For the team at Welcome To Yorkshire responsible for delivering this year’s tour it remains business as usual and Sir Gary is delighted with the progress achieved 100 days out.
“It’s hard to quantify but fair to say that the Tour takes up a large proportion of my time and I know that some of the team at Welcome to Yorkshire are very busy working hard on all aspects of the bike race,” he said.
“We are around three months ahead of where we were last year. We don’t want to be complacent, there is still a lot of work to do but a lot of activities we were busy doing at this point last year have already been completed.
“We’re always learning, we learned from the Tour de France, learned from last year’s edition of the Tour de Yorkshire and are constantly plagiarising good ideas and best practice from other bike races and cycling events.”
One new addition for this year’s tour is a ‘Line the route’ land art competition that encourages businesses, landowners, schools, youth and community groups and individuals to celebrate the event with roadside installations.
Images of polka dot sheep, dance groups and giant sculptures on the rolling countryside along the routes of the Tour de France in 2014 and last year’s Tour de Yorkshire added to the spectacle of both races and were beamed into homes of TV viewers around the world.
Welcome To Yorkshire want to see more art on display and have commissioned a new trophy that will be awarded to the most popular land art installation as determined by a public vote following the race, which concludes in Scarborough on Sunday May 1.
“Yorkshire’s land art has attracted a lot of attention in the past, with people creating everything from multi-coloured sheep and spotty houses, to huge murals and striking street art,” said Sir Gary.
“With coverage of this year’s Tour de Yorkshire set to be broadcast to countries around the globe, this is the perfect opportunity to celebrate your community and shout to the world about what Yorkshire has to offer.”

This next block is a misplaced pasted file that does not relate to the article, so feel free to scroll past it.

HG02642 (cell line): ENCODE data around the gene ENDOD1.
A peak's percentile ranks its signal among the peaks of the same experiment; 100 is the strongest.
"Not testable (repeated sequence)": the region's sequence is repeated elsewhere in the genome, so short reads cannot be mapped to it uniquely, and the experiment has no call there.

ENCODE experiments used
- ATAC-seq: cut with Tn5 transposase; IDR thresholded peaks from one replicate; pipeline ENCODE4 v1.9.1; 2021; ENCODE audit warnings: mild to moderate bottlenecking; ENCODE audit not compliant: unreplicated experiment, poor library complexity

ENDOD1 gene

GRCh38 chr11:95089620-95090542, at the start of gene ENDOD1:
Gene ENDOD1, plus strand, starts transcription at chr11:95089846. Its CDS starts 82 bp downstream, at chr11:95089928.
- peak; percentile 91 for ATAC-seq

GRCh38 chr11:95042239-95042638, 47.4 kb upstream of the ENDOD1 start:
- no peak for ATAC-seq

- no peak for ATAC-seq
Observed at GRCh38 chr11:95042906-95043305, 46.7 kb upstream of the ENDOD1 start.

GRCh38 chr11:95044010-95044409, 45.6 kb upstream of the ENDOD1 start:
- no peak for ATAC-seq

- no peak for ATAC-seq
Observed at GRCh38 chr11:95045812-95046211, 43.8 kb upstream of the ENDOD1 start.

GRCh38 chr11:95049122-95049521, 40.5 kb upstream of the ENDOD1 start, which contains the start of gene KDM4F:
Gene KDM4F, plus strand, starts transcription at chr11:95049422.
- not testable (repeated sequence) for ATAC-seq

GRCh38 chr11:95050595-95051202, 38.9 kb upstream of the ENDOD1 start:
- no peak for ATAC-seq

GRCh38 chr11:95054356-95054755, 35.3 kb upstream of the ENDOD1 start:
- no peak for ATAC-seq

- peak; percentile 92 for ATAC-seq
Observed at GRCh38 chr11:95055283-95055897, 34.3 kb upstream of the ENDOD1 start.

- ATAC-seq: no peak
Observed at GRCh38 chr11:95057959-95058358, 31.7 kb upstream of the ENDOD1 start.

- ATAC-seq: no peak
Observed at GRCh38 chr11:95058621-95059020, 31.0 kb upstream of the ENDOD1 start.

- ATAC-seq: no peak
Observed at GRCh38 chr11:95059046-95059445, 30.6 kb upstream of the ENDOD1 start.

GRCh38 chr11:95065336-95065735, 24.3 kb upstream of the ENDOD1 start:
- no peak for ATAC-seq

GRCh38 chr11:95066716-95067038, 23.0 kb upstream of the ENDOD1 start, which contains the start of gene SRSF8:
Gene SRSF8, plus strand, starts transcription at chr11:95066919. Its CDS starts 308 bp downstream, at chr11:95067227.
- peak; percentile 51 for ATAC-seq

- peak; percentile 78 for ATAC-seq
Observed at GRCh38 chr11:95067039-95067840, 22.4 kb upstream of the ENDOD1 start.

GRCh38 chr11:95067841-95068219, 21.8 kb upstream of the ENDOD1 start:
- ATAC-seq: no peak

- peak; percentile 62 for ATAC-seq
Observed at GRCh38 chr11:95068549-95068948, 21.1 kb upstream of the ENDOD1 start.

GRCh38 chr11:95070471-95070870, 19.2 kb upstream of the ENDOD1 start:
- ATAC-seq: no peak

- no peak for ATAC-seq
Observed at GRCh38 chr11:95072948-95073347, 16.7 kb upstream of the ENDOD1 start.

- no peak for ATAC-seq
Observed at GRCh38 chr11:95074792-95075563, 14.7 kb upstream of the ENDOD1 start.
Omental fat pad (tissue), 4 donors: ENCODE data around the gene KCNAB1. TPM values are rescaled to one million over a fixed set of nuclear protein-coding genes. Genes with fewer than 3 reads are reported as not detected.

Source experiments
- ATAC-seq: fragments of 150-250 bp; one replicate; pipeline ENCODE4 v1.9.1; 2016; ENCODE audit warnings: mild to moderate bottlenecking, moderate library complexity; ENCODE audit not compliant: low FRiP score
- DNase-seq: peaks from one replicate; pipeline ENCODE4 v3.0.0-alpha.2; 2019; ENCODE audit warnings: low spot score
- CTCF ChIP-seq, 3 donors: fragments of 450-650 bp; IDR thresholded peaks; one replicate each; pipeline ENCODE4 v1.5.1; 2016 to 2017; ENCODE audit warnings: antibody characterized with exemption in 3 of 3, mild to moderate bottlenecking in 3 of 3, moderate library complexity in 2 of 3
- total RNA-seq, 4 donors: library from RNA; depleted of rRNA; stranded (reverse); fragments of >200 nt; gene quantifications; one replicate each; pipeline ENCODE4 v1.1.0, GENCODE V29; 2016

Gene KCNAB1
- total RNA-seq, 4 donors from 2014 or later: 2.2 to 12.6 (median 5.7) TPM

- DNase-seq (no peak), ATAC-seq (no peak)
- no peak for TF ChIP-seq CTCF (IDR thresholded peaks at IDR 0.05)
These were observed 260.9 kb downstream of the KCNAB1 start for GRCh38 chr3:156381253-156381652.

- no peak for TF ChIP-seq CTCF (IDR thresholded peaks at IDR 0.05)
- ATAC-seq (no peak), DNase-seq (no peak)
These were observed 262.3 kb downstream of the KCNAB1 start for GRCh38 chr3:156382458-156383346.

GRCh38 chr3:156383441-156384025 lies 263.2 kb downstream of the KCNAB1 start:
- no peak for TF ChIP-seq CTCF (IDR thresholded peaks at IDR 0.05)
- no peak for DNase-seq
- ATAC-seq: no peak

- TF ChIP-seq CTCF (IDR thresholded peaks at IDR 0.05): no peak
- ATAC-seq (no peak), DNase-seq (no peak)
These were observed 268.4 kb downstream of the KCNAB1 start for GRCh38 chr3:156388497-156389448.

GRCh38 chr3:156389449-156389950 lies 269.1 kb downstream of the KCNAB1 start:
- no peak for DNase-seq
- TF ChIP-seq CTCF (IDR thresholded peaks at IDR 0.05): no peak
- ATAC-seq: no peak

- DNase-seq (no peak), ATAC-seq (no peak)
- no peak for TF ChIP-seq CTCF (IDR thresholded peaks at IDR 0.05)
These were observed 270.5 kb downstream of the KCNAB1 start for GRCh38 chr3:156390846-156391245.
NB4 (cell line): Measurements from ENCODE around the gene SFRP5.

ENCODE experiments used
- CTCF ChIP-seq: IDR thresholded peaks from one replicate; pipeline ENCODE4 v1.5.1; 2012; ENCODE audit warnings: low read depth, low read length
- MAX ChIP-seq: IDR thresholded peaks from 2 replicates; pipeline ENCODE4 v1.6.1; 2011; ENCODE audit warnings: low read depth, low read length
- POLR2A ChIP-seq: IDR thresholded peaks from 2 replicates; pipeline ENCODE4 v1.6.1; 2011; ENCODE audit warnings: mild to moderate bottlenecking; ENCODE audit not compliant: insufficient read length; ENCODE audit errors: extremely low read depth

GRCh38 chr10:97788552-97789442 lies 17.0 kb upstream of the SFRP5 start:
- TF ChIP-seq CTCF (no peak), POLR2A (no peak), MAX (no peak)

Welcome To Yorkshire will supply details of art installations to the helicopter-based TV camera crews before the start of each stage: anyone interested in seeing their work showcased to the 168 countries where the race will be broadcast should contact firstname.lastname@example.org
Sir Gary added: “Those images of Yorkshire will send a clear message that this is the place that hosted a spectacularly Grand Depart in the 2014 Tour de France, a hugely successful first edition of the Tour de Yorkshire and, in its second edition, a great bike race that people will want to be here to see.
“I think this year’s Tour will be very special: the route of the three days of the men’s tour will test the riders in lots of ways and the women’s race on the Saturday will be even more successful than last year.
“We have made a few changes to the men’s race and after taking extensive feedback with the riders we have introduced an exciting new race for the women, who will now compete over the same course between Otley and Doncaster as the men. The women’s race will undoubtedly be one of the weekend’s highlights.
“There will be a few other changes this year that we hope will enrich the experience for spectators. People won’t be waiting hours and hours standing by empty roads to see the cyclists: we can’t put together a 100-vehicle strong publicity caravan like they have in the Tour de France but there will be more Tour de Yorkshire vehicles activating the route.”